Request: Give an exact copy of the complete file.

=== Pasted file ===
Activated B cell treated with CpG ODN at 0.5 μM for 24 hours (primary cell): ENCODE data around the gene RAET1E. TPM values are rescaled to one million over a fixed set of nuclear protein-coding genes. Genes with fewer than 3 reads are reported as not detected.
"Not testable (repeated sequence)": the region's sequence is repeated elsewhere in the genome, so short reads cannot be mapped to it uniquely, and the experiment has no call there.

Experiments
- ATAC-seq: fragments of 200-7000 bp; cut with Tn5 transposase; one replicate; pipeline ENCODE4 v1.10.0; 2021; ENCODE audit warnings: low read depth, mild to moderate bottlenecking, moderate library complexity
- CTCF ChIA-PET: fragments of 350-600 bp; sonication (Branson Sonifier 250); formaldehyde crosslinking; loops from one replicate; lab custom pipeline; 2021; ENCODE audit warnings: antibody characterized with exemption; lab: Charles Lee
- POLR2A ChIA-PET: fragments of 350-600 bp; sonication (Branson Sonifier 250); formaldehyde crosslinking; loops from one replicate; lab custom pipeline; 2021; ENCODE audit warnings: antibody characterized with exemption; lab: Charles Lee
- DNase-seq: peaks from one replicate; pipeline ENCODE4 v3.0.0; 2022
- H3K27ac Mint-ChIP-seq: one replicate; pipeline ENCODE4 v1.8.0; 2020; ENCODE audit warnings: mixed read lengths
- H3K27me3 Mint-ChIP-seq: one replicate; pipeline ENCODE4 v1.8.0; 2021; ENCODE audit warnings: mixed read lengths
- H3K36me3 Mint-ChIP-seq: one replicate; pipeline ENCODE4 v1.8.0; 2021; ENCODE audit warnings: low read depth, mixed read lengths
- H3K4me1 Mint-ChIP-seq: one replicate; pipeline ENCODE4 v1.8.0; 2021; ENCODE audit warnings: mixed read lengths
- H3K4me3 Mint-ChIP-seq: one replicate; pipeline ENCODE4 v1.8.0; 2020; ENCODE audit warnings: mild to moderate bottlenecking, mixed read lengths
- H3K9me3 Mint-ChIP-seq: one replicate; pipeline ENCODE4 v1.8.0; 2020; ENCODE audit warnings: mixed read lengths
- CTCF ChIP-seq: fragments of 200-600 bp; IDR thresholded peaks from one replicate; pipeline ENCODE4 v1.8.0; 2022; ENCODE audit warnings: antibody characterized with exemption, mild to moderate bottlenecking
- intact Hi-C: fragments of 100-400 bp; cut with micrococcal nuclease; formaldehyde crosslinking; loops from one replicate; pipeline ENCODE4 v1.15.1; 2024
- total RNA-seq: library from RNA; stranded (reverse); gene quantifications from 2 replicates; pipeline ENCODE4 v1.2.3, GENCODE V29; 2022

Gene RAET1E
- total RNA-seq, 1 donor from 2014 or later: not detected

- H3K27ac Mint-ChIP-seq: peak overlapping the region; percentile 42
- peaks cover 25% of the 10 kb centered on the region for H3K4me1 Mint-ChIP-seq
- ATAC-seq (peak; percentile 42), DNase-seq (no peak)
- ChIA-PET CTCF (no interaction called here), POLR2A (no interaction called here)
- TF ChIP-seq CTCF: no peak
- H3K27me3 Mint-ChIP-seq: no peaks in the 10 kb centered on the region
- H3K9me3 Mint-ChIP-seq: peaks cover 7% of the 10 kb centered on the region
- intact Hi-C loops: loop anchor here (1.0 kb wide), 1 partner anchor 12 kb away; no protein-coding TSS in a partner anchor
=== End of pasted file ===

Activated B cell treated with CpG ODN at 0.5 μM for 24 hours (primary cell): ENCODE data around the gene RAET1E. TPM values are rescaled to one million over a fixed set of nuclear protein-coding genes. Genes with fewer than 3 reads are reported as not detected.
"Not testable (repeated sequence)": the region's sequence is repeated elsewhere in the genome, so short reads cannot be mapped to it uniquely, and the experiment has no call there.

Experiments
- ATAC-seq: fragments of 200-7000 bp; cut with Tn5 transposase; one replicate; pipeline ENCODE4 v1.10.0; 2021; ENCODE audit warnings: low read depth, mild to moderate bottlenecking, moderate library complexity
- CTCF ChIA-PET: fragments of 350-600 bp; sonication (Branson Sonifier 250); formaldehyde crosslinking; loops from one replicate; lab custom pipeline; 2021; ENCODE audit warnings: antibody characterized with exemption; lab: Charles Lee
- POLR2A ChIA-PET: fragments of 350-600 bp; sonication (Branson Sonifier 250); formaldehyde crosslinking; loops from one replicate; lab custom pipeline; 2021; ENCODE audit warnings: antibody characterized with exemption; lab: Charles Lee
- DNase-seq: peaks from one replicate; pipeline ENCODE4 v3.0.0; 2022
- H3K27ac Mint-ChIP-seq: one replicate; pipeline ENCODE4 v1.8.0; 2020; ENCODE audit warnings: mixed read lengths
- H3K27me3 Mint-ChIP-seq: one replicate; pipeline ENCODE4 v1.8.0; 2021; ENCODE audit warnings: mixed read lengths
- H3K36me3 Mint-ChIP-seq: one replicate; pipeline ENCODE4 v1.8.0; 2021; ENCODE audit warnings: low read depth, mixed read lengths
- H3K4me1 Mint-ChIP-seq: one replicate; pipeline ENCODE4 v1.8.0; 2021; ENCODE audit warnings: mixed read lengths
- H3K4me3 Mint-ChIP-seq: one replicate; pipeline ENCODE4 v1.8.0; 2020; ENCODE audit warnings: mild to moderate bottlenecking, mixed read lengths
- H3K9me3 Mint-ChIP-seq: one replicate; pipeline ENCODE4 v1.8.0; 2020; ENCODE audit warnings: mixed read lengths
- CTCF ChIP-seq: fragments of 200-600 bp; IDR thresholded peaks from one replicate; pipeline ENCODE4 v1.8.0; 2022; ENCODE audit warnings: antibody characterized with exemption, mild to moderate bottlenecking
- intact Hi-C: fragments of 100-400 bp; cut with micrococcal nuclease; formaldehyde crosslinking; loops from one replicate; pipeline ENCODE4 v1.15.1; 2024
- total RNA-seq: library from RNA; stranded (reverse); gene quantifications from 2 replicates; pipeline ENCODE4 v1.2.3, GENCODE V29; 2022

Gene RAET1E
- total RNA-seq, 1 donor from 2014 or later: not detected

- H3K27ac Mint-ChIP-seq: peak overlapping the region; percentile 42
- peaks cover 25% of the 10 kb centered on the region for H3K4me1 Mint-ChIP-seq
- ATAC-seq (peak; percentile 42), DNase-seq (no peak)
- ChIA-PET CTCF (no interaction called here), POLR2A (no interaction called here)
- TF ChIP-seq CTCF: no peak
- H3K27me3 Mint-ChIP-seq: no peaks in the 10 kb centered on the region
- H3K9me3 Mint-ChIP-seq: peaks cover 7% of the 10 kb centered on the region
- intact Hi-C loops: loop anchor here (1.0 kb wide), 1 partner anchor 12 kb away; no protein-coding TSS in a partner anchor